The demands of the modern life weaken the bonds between family members, between parents and children, between siblings, between grandparents and grandchildren… The net result is that family members spend more time with co-workers, with teammates, with paid caregivers, than with each other. The real work of parenting—which is to say, of developing character and life-skills in children—falls to coaches and teachers. The real joys of companionship are found in relationships outside of the home. Family life becomes a perfunctory routine rather than a fellowship of shared purpose.

The Joy of Companionship

God fashioned humanity so that it would exist through relationship.  After creating Adam, He declared, “It is not good that the man should be alone; I will make him a helper fit for him” (Genesis 2:18). We were made by God to live in communion with one another.

Current studies on neuroscience show that we all need connections to thrive at every age—from cradle to grave. We all need to belong and be a valued member of a social/family structure. When people are significantly disconnected from others, there is a higher occurrence of depression and isolation which can adversely impact all aspects of daily function.

But what does real connection look like? In many ways technology has made us more connected than ever. Today, we have ways to stay connected to people under circumstances that would have been difficult just 10 years ago. We can Skype with grandparents that live far away. We can text a quick message of support to our spouse during a particularly trying day at work. These are particularly helpful ways of using technology to stay connected. However it is important that we avoid swapping connection through technology when face-to-face contact is viable—especially within the household. Deep relationships cannot be sustained through emojis!

Likewise, the internet has given us accessibility to many resources for learning more about the Church. We can listen to podcasts, chanting, and videos about any topic of the spiritual life we like. We can even watch services live as they are broadcast from various Orthodox parishes[1]. But true connection with Christ doesn’t happen online—it happens through encounters of prayer, repentance, and communion—living a life in His Church as a member of His family.

As Christians, our relationship with Christ forms the basis for all of our other relationships. In her book, Persons in Communion, Kyriaki Karidoyanes FitzGerald writes,

Human persons are meant to be in communion with other persons. Authentic human life requires relationships with others. A relationship with God cannot be separated from relationships with other persons. As human persons, we share a common origin in God’s creative love and we share a common goal in God’s transfiguring love. We are bound together in God and are by nature social persons. We are not meant to live our lives in isolation from others. Rather, we are meant to be in relationship with others.

God’s Transfiguring Love

God presents us with the perfect image for family in the Holy Trinity—Father, Son, and Holy Spirit. United as one essence with unique individuals existing in perfect love with one another.  But somehow this image of family has been distorted greatly so that instead of abiding in the perfect love of the Trinity, we try to live with the distorted ideals held up by this world. If we allow ourselves to become seduced by the images we regularly see in conventional and social media, we lose perspective of how we are called to be in family. We become consumed with keeping up appearances. This is not God’s purpose for family. It is not the goal of family be perfect as the world would define it, but rather it exists to create communion where people are loved unconditionally and growing in grace for the purpose of their salvation.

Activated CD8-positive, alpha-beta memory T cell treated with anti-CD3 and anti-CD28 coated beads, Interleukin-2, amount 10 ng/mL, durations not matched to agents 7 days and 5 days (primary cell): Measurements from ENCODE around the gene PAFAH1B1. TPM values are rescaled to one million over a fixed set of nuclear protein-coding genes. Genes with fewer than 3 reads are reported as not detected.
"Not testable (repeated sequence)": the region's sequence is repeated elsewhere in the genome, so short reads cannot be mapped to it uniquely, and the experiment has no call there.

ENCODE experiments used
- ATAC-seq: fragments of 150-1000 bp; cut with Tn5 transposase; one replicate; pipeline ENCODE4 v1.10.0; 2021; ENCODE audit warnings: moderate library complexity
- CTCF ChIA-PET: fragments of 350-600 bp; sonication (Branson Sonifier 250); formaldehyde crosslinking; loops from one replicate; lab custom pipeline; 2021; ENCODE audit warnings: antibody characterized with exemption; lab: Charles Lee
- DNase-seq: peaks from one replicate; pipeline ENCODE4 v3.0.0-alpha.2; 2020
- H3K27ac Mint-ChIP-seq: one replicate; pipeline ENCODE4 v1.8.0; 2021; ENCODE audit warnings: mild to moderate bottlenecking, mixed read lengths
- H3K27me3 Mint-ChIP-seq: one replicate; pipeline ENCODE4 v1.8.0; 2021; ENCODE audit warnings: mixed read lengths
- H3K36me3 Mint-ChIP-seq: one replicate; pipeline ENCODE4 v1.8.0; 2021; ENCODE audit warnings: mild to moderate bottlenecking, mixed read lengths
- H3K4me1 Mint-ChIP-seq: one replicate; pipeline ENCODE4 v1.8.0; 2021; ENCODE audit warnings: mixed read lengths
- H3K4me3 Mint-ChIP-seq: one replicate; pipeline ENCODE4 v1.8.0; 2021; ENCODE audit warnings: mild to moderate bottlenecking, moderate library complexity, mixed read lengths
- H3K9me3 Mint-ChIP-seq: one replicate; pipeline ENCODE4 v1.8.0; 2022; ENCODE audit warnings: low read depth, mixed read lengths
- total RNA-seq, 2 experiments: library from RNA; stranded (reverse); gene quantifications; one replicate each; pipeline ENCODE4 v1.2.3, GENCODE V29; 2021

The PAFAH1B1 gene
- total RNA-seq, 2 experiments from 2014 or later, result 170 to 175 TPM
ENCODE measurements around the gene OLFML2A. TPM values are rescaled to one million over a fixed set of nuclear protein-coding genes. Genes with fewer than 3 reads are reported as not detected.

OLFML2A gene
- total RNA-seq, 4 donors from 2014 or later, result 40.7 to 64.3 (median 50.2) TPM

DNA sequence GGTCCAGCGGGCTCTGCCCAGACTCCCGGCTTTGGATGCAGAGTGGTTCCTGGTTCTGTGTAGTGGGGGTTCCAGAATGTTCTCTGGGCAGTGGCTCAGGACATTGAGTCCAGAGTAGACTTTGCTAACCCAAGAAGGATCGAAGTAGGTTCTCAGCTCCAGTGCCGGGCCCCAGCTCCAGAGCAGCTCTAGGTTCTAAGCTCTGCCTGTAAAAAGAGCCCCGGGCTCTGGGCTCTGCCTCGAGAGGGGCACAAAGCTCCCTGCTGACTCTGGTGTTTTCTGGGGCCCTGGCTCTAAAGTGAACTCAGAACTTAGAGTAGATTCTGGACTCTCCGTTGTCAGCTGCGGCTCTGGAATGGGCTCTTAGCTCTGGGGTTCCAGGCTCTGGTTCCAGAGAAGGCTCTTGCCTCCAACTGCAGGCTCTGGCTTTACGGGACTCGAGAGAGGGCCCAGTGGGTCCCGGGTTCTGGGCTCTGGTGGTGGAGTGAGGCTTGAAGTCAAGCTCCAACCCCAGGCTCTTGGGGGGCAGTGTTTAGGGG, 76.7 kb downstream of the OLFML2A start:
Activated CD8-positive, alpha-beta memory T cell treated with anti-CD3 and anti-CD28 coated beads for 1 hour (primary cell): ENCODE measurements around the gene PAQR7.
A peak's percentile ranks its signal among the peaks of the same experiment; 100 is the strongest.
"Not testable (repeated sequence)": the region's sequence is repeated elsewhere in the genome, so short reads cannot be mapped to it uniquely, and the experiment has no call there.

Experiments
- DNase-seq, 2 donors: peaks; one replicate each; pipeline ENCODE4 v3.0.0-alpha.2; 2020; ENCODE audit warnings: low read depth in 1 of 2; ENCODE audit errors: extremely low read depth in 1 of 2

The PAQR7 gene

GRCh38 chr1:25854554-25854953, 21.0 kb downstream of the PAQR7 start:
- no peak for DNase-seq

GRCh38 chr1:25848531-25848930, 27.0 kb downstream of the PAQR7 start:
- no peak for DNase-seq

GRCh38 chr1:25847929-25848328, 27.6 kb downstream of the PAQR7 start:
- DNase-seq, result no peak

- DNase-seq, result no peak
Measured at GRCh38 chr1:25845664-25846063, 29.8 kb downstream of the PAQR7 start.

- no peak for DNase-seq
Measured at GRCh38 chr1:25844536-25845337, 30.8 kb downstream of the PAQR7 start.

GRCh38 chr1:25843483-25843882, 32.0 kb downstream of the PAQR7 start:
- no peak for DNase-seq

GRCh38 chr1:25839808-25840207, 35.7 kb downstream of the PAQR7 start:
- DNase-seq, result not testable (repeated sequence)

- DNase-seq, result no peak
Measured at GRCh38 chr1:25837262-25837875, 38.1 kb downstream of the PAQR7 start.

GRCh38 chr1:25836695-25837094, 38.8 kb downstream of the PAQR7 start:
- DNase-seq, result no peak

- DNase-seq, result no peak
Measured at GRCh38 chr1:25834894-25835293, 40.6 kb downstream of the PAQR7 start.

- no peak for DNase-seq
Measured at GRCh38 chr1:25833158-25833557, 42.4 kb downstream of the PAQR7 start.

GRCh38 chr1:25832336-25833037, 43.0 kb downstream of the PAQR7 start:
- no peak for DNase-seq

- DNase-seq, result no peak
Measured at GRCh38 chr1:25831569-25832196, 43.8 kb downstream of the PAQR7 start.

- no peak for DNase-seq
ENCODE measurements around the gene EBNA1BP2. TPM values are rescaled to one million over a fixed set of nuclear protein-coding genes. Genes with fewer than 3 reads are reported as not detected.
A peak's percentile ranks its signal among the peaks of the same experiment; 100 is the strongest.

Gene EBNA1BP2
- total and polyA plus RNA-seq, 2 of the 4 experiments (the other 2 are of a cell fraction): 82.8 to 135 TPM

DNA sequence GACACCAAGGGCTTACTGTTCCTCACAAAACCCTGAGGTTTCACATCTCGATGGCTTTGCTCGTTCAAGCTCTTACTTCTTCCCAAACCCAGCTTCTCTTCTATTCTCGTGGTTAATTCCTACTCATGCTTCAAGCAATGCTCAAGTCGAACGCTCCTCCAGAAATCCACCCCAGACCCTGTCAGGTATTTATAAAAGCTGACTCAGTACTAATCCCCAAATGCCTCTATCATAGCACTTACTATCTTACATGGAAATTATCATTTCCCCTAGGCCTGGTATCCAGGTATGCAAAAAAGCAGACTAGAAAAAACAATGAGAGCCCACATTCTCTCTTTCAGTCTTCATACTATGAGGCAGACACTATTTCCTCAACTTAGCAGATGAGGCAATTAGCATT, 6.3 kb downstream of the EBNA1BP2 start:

Family relationships can be ‘messy’ and challenging—whether they are with our biological or Church family members. As exhausting as it can be, these difficulties need to be acknowledged and, in a sense, embraced as opportunities for spiritual growth. When we read the lives of the saints, we learn that many of them had difficult family lives and sometimes suffered blamelessly at the hands of fellow Church members. It is through these obstacles that they were transformed and—in the process—transformed others by their holy example. When we keep Christ in the front and center of our being, we are better able to see His will in our lives as well as our fellow family members. Mother Gavrilia is quoted in her biography as saying, “God is not interested in where you are or what you do…He is interested only in the quality and quantity of the love you give. Nothing else. Nothing else.”

The Love You Give

We should make time daily to engage one another eye-to-eye and heart-to-heart—monitoring our time in front of screens and carefully discerning the cyber world and its myriad of distorted images. Let’s thank God for whom we have in front of us in the present moment. We might create intentional rules for our families to spend time with one another and, short of unforeseen events, strive to keep that appointed time as sacred. The culture we live in—this is critical to realize—isn’t going to help us with this. We have to set these boundaries for ourselves as well as our families.

We need a revolution in our family life. We need to fire a shot heard round the world calling our fathers, mothers, brothers, sisters, to come together again and put aside the shackles of screen addictions and activities to make the church in the home. –His Eminence Archbishop Demetrios of America